and Manallace suggested that it would be better if, after his walk, he
came down to the cottage for a week-end and brought the revise with
him. They could then re-touch the last chapter. He answered to that
drug and to some praise of his work, and presently simpered drowsily.
Yes, it was good--though he said it who should not. He praised himself
awhile till, with a puzzled forehead and shut eyes, he told us that
she had been saying lately that it was too good--the whole thing, if
we understood, was too good. He wished us to get the exact shade of
her meaning. She had suggested, or rather implied, this doubt. She had
said--he would let us draw our own inferences--that the Chaucer find
had 'anticipated the wants of humanity.' Johnson, of course. No need
to tell him that. But what the hell was her implication? Oh God! Life
had always been one long innuendo! And she had said that a man could
do anything with anyone if he saved him the trouble of thinking. What
did she mean by that? He had never shirked thought. He had thought
sustainedly all his life. It wasn't too good, was it? Manallace didn't
think it was too good--did he? But this pick-pick-picking at a man's
brain and work was too bad, wasn't it? What did she mean? Why did she
always bring in Manallace, who was only a friend--no scholar, but a
lover of the game--Eh?--Manallace could confirm this if he were here,
instead of loafing on the Continent just when he was most needed.

'I've come back,' Manallace interrupted, unsteadily. 'I can confirm
every word you've said. You've nothing to worry about. It's your
find--your credit--your glory and--all the rest of it.'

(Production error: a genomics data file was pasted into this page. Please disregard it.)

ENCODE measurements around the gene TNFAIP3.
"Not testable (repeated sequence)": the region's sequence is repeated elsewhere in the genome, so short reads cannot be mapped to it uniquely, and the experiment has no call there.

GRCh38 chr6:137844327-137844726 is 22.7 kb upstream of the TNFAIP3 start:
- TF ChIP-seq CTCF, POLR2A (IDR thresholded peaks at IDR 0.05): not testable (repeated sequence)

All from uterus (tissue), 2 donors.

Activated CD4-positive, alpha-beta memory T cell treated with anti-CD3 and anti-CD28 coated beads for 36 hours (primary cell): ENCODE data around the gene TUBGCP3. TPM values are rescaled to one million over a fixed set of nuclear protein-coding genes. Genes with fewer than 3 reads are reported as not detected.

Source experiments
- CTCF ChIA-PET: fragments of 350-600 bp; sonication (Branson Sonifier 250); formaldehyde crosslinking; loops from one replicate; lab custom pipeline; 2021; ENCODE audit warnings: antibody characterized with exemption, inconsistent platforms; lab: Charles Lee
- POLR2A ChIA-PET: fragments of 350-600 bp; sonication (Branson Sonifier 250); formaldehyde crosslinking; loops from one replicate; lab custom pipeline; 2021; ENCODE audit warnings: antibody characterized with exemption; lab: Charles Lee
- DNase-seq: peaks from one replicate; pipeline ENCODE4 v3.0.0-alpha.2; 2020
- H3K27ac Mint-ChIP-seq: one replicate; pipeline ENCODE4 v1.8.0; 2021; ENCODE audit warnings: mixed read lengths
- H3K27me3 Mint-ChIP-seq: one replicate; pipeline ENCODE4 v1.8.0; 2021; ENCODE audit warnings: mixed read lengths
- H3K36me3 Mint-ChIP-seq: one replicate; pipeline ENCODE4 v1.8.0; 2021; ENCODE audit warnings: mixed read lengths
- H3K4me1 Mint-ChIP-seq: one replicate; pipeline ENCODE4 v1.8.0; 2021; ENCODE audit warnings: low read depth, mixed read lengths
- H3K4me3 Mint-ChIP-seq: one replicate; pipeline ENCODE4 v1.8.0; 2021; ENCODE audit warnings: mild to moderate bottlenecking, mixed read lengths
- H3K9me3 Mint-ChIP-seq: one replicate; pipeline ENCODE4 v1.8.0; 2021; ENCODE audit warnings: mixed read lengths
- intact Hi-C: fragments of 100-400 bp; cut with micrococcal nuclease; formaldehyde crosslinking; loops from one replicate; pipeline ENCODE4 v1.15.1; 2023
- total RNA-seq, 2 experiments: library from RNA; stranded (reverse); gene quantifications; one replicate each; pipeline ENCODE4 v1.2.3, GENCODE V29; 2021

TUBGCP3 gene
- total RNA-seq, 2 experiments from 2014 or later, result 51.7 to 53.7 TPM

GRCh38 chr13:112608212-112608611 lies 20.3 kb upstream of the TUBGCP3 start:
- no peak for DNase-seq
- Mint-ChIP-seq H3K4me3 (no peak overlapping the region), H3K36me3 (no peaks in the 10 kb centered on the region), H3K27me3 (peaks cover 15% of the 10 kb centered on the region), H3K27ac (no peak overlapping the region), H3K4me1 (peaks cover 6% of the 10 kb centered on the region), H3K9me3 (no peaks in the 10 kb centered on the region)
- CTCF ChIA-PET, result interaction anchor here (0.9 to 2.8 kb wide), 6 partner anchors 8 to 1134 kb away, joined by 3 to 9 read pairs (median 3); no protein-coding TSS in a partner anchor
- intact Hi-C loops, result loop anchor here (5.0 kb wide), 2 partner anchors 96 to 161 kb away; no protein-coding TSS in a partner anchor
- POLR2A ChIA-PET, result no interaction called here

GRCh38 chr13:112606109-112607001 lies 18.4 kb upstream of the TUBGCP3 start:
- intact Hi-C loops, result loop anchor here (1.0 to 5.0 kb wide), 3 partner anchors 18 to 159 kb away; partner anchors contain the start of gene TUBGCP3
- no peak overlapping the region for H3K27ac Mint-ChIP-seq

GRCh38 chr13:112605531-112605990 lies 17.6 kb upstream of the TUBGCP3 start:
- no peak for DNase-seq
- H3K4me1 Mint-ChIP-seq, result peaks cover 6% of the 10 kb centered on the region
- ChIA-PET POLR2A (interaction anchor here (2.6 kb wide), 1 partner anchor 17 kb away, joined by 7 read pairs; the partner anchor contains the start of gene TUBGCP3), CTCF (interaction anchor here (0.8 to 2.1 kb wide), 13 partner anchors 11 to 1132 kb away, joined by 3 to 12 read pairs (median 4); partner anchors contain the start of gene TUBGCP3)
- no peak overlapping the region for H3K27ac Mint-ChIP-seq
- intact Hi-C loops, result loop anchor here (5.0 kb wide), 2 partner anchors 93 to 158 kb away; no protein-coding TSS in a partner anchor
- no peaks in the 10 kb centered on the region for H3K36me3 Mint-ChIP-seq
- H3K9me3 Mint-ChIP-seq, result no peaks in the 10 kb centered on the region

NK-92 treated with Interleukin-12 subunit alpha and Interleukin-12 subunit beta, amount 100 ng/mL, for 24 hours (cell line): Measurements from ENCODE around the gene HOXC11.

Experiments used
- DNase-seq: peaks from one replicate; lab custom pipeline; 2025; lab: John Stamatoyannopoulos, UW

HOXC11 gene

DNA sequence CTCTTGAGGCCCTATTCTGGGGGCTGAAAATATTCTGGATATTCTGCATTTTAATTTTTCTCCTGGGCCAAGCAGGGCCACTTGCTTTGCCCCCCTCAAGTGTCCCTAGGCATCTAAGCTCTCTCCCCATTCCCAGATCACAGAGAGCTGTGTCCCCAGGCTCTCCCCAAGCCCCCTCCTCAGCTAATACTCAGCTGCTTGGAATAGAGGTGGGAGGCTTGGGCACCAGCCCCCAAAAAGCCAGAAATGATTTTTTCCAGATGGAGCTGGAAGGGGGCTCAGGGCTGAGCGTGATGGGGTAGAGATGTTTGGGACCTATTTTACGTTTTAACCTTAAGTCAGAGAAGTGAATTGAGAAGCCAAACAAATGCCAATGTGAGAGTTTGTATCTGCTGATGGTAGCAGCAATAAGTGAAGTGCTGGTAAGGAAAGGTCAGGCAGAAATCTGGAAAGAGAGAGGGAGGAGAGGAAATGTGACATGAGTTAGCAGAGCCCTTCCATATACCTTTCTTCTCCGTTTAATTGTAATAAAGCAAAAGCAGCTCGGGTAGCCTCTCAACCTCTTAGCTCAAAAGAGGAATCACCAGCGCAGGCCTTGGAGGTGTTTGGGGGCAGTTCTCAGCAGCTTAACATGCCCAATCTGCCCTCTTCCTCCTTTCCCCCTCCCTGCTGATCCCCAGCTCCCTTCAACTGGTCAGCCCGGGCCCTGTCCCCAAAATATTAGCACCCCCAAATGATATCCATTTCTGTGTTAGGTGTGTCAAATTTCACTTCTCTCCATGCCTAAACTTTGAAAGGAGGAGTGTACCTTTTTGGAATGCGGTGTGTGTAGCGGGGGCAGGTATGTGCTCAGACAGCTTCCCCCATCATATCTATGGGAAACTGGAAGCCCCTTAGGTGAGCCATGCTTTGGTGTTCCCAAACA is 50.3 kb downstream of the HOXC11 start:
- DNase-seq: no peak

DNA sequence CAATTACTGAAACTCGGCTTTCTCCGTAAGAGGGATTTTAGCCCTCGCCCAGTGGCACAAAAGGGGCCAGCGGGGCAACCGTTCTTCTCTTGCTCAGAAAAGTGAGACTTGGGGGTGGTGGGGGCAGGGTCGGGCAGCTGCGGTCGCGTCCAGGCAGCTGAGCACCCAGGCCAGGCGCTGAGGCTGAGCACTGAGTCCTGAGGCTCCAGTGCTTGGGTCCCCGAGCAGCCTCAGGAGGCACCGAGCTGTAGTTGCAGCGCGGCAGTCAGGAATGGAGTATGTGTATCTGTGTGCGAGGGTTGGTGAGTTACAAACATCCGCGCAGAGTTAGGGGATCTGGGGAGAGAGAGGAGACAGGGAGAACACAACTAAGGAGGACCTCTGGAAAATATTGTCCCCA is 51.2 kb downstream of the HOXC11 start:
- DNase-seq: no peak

'Swear you'll tell her so then,' said Castorley. 'She doesn't believe
a word I say. She told me she never has since before we were married.
Promise!'

Manallace promised, and Castorley added that he had named him his
literary executor, the proceeds of the book to go to his wife. 'All
profits without deduction,' he gasped. 'Big sales if it's properly
handled. You don't need money...Graydon'll trust you to any
extent. It 'ud be a long...'

He coughed, and, as he caught breath, his pain broke through all the
drugs, and the outcry filled the room. Manallace rose to fetch Gleeag,
when a full, high, affected voice, unheard for a generation,
accompanied, as it seemed, the clamour of a beast in agony, saying: 'I
wish to God someone would stop that old swine howling down there! I
can't...I was going to tell you fellows that it would be a dam'
long time before Graydon advanced me two quid.'

We escaped together, and found Gleeag waiting, with Lady Castorley, on
the landing. He telephoned me, next morning, that Castorley had died
of bronchitis, which his weak state made it impossible for him to
throw off. 'Perhaps it's just as well,' he added, in reply to the
condolences I asked him to convey to the widow. 'We might have come
across something we couldn't have coped with.'

Distance from that house made me bold.

'You knew all along, I suppose? What was it, really?'

'Malignant kidney-trouble--generalised at the end. 'No use worrying
him about it. We let him through as easily as possible. Yes! A happy
release...What?...Oh! Cremation. Friday, at eleven.'

There, then, Manallace and I met. He told me that she had asked him
whether the book need now be published; and he had told her this was
more than ever necessary, in her interests as well as Castorley's.

'She is going to be known as his widow--for a while, at any rate. Did
I perjure myself much with him?'

'Not explicitly,' I answered.

'Well, I have now--with her--explicitly,' said he, and took out his